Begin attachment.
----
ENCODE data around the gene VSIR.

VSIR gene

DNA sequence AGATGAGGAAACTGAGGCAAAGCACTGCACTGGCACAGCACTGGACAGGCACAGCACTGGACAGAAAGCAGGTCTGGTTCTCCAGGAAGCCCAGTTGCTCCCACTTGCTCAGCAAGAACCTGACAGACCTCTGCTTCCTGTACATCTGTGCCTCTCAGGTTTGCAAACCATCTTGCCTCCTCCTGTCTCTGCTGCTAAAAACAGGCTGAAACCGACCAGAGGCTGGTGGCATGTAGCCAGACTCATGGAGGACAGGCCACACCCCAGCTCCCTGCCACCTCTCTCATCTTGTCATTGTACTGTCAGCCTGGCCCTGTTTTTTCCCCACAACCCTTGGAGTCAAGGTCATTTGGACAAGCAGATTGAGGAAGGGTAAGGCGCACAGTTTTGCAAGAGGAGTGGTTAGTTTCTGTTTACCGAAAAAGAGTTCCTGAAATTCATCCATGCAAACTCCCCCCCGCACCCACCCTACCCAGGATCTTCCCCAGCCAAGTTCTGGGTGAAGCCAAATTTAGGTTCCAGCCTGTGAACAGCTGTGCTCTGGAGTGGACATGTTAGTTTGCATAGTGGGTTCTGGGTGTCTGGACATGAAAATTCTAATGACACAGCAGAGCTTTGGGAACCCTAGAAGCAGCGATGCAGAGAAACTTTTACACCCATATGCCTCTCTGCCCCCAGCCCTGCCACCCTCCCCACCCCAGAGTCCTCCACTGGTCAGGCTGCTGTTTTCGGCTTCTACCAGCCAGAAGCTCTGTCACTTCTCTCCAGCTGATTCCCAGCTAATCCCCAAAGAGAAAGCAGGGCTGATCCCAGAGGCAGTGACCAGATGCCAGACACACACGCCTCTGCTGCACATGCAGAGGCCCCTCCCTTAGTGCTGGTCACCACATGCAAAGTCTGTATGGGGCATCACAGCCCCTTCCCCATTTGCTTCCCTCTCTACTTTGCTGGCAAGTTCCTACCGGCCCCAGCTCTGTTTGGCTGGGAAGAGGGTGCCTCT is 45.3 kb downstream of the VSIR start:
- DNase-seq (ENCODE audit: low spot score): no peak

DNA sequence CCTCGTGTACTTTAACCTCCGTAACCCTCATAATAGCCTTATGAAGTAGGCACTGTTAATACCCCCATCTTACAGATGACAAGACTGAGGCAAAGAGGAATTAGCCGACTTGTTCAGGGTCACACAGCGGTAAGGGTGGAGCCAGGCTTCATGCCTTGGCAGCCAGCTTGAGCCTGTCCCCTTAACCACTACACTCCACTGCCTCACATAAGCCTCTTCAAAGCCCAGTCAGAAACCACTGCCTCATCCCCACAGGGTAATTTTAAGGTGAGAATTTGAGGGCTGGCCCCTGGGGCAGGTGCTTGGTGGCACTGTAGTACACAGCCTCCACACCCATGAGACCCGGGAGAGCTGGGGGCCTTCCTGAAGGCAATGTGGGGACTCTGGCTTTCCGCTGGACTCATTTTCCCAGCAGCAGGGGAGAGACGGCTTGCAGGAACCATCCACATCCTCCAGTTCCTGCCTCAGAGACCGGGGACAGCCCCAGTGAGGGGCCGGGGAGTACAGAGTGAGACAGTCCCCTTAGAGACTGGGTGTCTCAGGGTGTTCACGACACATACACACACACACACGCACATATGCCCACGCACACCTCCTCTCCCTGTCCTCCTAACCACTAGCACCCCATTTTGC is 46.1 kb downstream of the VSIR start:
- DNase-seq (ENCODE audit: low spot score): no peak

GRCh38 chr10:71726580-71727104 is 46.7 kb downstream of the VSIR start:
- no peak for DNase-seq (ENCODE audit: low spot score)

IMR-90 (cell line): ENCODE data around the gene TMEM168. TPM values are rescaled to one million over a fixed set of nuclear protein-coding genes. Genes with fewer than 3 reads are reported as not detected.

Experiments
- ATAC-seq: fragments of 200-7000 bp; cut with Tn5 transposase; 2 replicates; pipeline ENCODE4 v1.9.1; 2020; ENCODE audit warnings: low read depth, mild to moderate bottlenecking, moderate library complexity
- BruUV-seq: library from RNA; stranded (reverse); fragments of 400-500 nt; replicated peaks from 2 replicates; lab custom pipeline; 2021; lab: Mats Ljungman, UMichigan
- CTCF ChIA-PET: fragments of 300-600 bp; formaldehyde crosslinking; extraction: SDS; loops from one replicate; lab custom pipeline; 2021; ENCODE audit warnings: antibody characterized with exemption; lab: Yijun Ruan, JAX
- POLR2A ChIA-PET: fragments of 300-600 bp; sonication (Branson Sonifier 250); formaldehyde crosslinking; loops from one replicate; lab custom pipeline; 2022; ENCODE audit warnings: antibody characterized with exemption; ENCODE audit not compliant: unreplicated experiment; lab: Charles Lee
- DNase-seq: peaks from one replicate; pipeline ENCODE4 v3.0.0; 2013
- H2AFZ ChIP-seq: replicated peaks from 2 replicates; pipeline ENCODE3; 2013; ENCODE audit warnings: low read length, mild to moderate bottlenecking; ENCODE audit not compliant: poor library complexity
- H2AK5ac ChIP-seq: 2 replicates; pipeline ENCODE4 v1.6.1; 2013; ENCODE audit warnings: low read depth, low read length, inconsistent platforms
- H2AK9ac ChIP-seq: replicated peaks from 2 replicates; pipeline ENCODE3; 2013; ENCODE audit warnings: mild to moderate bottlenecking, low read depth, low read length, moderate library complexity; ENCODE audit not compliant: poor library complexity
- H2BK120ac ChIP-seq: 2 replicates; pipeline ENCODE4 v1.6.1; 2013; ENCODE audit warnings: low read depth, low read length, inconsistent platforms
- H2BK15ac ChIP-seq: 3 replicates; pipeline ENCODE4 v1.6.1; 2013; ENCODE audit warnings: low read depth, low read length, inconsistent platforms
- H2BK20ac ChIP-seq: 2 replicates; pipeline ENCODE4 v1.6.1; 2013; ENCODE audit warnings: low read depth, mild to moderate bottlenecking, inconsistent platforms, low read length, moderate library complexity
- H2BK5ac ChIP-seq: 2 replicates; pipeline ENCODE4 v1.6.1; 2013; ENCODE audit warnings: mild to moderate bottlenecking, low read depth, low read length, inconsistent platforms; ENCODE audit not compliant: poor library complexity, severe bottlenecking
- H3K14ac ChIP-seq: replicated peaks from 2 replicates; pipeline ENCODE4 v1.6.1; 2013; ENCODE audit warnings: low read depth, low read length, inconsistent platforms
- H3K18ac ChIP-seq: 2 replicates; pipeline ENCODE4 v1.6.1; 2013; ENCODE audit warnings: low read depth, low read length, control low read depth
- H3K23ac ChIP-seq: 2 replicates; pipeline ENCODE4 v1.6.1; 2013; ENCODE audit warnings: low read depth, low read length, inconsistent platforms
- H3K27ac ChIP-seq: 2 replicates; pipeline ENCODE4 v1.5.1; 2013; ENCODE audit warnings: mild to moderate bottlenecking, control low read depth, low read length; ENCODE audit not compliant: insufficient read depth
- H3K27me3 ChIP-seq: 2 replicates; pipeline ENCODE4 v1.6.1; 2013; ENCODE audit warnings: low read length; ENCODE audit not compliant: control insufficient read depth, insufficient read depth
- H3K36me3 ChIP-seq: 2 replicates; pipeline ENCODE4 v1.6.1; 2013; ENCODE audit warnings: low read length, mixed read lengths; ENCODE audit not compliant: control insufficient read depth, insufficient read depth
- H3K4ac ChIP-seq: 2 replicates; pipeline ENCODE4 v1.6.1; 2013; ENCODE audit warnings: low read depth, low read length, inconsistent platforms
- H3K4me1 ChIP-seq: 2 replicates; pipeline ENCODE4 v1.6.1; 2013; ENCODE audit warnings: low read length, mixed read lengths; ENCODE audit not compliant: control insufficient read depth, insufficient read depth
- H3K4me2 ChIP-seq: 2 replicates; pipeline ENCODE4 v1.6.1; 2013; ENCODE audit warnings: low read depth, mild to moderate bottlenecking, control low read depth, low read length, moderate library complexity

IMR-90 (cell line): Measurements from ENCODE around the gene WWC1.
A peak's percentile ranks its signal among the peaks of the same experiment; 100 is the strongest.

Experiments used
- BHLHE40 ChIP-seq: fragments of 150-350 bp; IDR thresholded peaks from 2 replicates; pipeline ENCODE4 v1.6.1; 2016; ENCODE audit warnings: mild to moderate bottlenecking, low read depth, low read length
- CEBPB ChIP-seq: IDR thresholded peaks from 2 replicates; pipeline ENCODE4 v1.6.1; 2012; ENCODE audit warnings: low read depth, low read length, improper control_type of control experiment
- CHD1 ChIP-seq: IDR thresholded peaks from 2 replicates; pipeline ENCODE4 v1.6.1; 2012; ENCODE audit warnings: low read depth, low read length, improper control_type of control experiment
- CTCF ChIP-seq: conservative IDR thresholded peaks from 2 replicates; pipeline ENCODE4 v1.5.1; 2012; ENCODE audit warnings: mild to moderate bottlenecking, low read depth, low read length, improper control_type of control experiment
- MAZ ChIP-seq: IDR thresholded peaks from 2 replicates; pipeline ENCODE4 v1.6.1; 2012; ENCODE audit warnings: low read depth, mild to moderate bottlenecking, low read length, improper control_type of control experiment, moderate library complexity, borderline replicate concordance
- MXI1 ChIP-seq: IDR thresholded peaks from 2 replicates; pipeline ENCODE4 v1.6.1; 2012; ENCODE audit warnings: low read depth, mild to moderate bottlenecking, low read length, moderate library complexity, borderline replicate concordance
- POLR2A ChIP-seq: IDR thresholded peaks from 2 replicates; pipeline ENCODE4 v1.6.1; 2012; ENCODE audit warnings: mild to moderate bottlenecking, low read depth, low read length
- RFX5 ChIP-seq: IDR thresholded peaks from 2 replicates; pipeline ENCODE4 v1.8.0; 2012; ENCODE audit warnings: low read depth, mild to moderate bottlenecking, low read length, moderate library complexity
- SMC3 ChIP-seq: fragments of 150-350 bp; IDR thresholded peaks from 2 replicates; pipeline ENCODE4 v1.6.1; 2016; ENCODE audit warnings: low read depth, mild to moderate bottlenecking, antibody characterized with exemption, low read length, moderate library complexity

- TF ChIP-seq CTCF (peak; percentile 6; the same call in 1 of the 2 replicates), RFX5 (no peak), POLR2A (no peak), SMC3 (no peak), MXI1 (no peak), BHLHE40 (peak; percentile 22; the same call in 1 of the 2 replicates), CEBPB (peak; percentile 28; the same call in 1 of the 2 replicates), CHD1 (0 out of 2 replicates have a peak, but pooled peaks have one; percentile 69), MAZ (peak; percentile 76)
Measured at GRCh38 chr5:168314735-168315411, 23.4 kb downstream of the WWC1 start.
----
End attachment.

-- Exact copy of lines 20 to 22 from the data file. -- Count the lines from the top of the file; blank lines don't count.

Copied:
- H2BK15ac ChIP-seq: 3 replicates; pipeline ENCODE4 v1.6.1; 2013; ENCODE audit warnings: low read depth, low read length, inconsistent platforms
- H2BK20ac ChIP-seq: 2 replicates; pipeline ENCODE4 v1.6.1; 2013; ENCODE audit warnings: low read depth, mild to moderate bottlenecking, inconsistent platforms, low read length, moderate library complexity
- H2BK5ac ChIP-seq: 2 replicates; pipeline ENCODE4 v1.6.1; 2013; ENCODE audit warnings: mild to moderate bottlenecking, low read depth, low read length, inconsistent platforms; ENCODE audit not compliant: poor library complexity, severe bottlenecking